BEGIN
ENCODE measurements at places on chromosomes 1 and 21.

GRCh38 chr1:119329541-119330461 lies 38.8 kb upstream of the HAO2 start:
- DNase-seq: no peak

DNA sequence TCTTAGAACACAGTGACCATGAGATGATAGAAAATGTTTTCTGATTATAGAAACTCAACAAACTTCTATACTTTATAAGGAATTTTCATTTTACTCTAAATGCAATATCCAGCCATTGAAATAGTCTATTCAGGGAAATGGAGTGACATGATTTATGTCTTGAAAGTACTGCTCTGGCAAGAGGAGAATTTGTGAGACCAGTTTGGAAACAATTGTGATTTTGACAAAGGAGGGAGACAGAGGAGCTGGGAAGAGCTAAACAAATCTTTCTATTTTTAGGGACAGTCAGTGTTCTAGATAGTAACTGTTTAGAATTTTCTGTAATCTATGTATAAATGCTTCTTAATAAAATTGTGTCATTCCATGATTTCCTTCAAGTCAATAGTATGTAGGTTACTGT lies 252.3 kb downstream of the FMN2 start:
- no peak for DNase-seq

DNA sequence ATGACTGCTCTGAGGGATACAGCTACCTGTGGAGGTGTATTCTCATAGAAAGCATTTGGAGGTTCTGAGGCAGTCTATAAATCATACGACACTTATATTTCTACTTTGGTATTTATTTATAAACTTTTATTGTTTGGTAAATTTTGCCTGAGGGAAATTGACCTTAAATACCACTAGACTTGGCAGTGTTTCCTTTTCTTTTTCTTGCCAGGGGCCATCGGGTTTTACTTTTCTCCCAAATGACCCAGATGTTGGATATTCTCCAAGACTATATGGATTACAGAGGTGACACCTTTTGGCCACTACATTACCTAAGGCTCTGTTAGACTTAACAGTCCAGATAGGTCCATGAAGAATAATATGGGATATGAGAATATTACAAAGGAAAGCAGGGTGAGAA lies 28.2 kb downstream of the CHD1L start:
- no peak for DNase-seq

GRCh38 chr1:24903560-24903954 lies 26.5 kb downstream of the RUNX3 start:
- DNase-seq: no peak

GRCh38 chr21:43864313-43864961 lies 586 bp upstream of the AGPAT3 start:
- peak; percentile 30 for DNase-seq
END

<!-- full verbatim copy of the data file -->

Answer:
ENCODE measurements at places on chromosomes 1 and 21.

GRCh38 chr1:119329541-119330461 lies 38.8 kb upstream of the HAO2 start:
- DNase-seq: no peak

DNA sequence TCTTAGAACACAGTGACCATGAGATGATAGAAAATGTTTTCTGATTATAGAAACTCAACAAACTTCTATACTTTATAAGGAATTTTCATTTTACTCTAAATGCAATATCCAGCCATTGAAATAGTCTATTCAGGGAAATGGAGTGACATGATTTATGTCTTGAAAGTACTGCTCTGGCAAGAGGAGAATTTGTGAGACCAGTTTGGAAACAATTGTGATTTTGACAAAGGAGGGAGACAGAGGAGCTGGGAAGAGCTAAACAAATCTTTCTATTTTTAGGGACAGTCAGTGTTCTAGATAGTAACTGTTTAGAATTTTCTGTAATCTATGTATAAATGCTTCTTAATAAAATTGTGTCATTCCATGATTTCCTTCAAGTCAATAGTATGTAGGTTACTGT lies 252.3 kb downstream of the FMN2 start:
- no peak for DNase-seq

DNA sequence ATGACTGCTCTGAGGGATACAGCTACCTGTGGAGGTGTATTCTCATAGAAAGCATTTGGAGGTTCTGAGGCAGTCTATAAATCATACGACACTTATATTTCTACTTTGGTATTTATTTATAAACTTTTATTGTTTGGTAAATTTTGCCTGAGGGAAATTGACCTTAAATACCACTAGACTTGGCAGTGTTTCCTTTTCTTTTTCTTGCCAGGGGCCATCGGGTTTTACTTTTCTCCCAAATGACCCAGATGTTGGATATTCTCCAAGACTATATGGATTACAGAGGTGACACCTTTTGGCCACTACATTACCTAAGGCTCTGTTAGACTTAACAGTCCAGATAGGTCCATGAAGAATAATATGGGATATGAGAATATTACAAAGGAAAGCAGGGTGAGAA lies 28.2 kb downstream of the CHD1L start:
- no peak for DNase-seq

GRCh38 chr1:24903560-24903954 lies 26.5 kb downstream of the RUNX3 start:
- DNase-seq: no peak

GRCh38 chr21:43864313-43864961 lies 586 bp upstream of the AGPAT3 start:
- peak; percentile 30 for DNase-seq